The popular P-30 Rubber event also places limits on model size, with maximum wingspan and length set at 30 inches. Minimum model weight is 40 grams and maximum motor weight is 10 grams. The propeller must be an unmodified, commercially produced plastic propeller with a maximum diameter of 9.5 inches.
In the past, the choices were limited to the IGRA propeller from the Czech Republic, the Peck-Polymers propeller from Japan, and the GizmoGeezer Products propeller from Canada. (For a detailed analysis of these blades, see Paul Rossiter’s original article in Free Flight Quarterly, “P30 Propeller Analysis,” April 2005. This is a must-have book for anyone interested in the P-30 event.)
Two new P-30 propeller options were introduced at the 2014 Nats. The orange propeller, made in China, is available from Shorty’s Basement, and the white propeller, molded in Chicago, is offered by Campbell’s Custom Kits. Both blades are available in 9.5 inches for the P-30 event, as well as other sizes suitable for scale or sport models.
A comparison between the orange and white 9.5-inch propellers revealed some similarities and a few differences. Both sell for $2, plus shipping, and both weigh nearly 7 grams, with the orange one roughly 1/10 of a gram heavier. The maximum chord for the white blade was 36mm, but the orange blade was 33mm.
The white propeller’s measured blade angle at 0.7 radius is approximately 26°, giving a pitch of roughly 260mm and a pitch-to-diameter ratio of 1.07 to 1. The blade angle for the orange propeller is roughly 30°, which gives a pitch of approximately 306mm and a pitch-to-diameter ratio of 1.27 to 1. The obvious difference is the scimitar tip of the orange propeller. I’m not sure if this offers any aerodynamic advantages, but it looks good.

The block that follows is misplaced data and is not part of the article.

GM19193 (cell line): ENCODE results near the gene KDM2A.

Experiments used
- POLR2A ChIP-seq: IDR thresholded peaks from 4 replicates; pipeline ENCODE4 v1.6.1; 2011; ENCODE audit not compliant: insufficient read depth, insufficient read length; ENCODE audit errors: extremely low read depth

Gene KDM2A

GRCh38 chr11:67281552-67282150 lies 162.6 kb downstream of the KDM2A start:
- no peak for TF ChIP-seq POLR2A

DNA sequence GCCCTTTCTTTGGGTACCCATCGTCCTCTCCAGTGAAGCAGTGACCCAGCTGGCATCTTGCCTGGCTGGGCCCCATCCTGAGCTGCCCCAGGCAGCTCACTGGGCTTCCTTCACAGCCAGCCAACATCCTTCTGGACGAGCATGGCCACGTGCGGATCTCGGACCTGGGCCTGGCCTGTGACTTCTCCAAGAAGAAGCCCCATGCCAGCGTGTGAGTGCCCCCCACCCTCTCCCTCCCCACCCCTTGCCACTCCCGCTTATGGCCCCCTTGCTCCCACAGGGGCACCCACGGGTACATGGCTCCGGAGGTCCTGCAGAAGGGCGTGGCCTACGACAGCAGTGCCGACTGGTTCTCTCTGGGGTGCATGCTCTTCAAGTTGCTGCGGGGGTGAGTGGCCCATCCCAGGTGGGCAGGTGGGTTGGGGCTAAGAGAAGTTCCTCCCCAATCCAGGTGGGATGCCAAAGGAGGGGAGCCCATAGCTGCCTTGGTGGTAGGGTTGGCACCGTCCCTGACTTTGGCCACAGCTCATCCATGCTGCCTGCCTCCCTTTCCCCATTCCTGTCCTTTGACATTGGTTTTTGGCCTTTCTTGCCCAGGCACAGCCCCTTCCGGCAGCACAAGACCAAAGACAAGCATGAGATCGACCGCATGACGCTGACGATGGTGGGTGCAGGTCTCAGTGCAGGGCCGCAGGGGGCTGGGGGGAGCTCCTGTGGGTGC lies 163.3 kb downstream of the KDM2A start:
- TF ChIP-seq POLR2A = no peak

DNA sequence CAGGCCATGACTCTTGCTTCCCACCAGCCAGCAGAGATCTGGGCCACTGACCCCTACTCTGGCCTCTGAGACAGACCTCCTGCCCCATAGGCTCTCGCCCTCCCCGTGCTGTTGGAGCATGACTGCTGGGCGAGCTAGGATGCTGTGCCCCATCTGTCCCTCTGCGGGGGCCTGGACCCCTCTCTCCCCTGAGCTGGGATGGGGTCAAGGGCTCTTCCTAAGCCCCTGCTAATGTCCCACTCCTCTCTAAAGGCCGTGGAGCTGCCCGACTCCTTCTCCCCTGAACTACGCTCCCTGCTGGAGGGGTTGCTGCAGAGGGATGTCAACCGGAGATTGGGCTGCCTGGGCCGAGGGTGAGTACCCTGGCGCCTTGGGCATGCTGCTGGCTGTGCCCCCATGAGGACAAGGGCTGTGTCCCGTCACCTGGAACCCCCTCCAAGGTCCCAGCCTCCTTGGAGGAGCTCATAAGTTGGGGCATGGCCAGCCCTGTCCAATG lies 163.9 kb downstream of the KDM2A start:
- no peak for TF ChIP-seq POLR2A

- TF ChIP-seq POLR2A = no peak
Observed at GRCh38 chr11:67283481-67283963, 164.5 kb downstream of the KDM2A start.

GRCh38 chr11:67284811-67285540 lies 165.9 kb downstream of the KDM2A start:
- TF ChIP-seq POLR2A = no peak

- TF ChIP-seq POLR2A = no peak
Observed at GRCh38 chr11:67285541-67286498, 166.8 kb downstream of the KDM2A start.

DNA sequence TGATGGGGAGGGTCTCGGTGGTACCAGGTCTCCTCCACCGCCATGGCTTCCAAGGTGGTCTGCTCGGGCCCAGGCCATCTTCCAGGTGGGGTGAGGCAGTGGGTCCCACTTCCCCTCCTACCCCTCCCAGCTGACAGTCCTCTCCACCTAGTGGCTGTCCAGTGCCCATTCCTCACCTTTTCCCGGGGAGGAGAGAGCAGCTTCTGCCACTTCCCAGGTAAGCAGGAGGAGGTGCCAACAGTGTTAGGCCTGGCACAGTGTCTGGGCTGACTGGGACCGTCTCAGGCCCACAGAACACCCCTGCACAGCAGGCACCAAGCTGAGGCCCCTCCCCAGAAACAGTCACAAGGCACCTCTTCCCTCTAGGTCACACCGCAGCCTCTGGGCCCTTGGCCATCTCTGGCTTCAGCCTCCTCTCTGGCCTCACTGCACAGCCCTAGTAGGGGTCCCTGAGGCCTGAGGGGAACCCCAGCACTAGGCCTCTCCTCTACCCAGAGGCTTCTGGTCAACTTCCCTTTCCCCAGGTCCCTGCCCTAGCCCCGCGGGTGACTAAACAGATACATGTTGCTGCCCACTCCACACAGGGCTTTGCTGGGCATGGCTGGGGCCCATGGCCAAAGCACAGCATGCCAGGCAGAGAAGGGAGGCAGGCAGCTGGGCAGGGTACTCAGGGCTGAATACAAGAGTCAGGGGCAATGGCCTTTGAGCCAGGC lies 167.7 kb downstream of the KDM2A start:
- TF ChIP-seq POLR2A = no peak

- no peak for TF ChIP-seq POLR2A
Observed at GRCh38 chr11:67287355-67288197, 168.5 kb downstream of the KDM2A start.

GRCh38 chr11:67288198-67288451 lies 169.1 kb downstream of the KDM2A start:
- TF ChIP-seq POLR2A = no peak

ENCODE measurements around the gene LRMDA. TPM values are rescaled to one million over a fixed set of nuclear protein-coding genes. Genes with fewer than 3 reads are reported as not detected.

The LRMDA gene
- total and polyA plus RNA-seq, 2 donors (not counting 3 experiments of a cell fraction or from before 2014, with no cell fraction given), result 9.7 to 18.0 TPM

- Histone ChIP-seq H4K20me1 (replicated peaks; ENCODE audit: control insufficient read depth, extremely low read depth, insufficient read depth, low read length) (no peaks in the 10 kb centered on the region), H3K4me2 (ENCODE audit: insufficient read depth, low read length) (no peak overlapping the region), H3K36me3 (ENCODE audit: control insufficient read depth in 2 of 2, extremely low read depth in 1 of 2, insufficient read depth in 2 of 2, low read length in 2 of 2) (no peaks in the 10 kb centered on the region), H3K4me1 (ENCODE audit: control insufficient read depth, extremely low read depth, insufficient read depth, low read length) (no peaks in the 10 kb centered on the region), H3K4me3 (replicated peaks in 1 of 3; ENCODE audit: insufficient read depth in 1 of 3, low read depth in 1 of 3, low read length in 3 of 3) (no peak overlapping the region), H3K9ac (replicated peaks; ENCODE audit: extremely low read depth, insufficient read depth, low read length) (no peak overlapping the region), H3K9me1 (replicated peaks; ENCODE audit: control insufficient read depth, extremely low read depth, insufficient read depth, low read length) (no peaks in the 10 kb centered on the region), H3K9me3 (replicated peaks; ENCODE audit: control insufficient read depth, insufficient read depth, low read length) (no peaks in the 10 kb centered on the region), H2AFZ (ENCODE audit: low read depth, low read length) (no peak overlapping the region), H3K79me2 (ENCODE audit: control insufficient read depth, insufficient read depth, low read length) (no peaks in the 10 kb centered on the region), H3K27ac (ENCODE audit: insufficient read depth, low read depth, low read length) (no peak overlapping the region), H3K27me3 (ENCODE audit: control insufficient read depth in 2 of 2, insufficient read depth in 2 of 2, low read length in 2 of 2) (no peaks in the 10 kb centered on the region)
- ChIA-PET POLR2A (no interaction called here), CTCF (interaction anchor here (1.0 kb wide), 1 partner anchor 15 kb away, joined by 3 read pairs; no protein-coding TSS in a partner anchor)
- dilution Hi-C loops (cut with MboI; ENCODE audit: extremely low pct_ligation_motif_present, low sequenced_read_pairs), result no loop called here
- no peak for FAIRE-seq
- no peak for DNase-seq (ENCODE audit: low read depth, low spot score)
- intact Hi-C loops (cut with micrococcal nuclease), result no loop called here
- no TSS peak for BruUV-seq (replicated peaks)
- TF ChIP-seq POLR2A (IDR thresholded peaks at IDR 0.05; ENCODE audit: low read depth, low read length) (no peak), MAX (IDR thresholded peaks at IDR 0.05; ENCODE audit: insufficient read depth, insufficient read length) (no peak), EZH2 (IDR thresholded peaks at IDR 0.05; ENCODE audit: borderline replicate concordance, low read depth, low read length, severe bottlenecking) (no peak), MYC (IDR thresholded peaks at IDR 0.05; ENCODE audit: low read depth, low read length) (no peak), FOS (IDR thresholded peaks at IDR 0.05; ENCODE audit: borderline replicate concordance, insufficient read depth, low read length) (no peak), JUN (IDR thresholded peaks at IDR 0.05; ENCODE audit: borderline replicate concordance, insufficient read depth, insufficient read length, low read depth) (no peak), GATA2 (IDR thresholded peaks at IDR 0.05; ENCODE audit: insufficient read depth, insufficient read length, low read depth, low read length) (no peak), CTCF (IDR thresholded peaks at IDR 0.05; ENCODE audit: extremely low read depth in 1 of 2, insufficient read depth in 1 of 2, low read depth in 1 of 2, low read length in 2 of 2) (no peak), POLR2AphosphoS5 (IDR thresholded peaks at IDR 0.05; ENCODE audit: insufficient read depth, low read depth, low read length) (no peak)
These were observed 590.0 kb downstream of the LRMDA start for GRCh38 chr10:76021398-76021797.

Both propeller blades have a molded-in freewheeling ramp on the front. Although easy to use, this is not the best way to set up a freewheeling propeller. A better system is to use a wire lever pivoted on a piece of square brass tubing soldered to the shaft behind the propeller. This allows a positive propeller drive under power, works regardless of the amount of tension on the motor, and permits propellers to be quickly and easily interchanged. (The drawing originally appeared in Vol Libre Trimestriel and was featured in Free Flight Quarterly P30 Survey 2010.)
John Diebolt, who told me about the orange blades, said he intends to make two P-30 front ends—one with the standard 9.5-inch propeller and the other with the 9-inch propeller. The front end of the smaller propeller will be weighted to match the front end with the standard propeller. The propellers could be interchanged without affecting glide trim.
The smaller-diameter propeller could be used in windy weather to generate extra speed in the climb to help the model get up through ground turbulence. This way, the same cross-section motor could be used with either propeller. (The other way to speed up the climb is to use a shorter motor with more strands.)[dingbat]
Willamette Modelers Club
Volaré Products/Shorty’s Basement
Campbell’s Custom Kits
Free Flight Quarterly
National Free Flight Society (NFFS)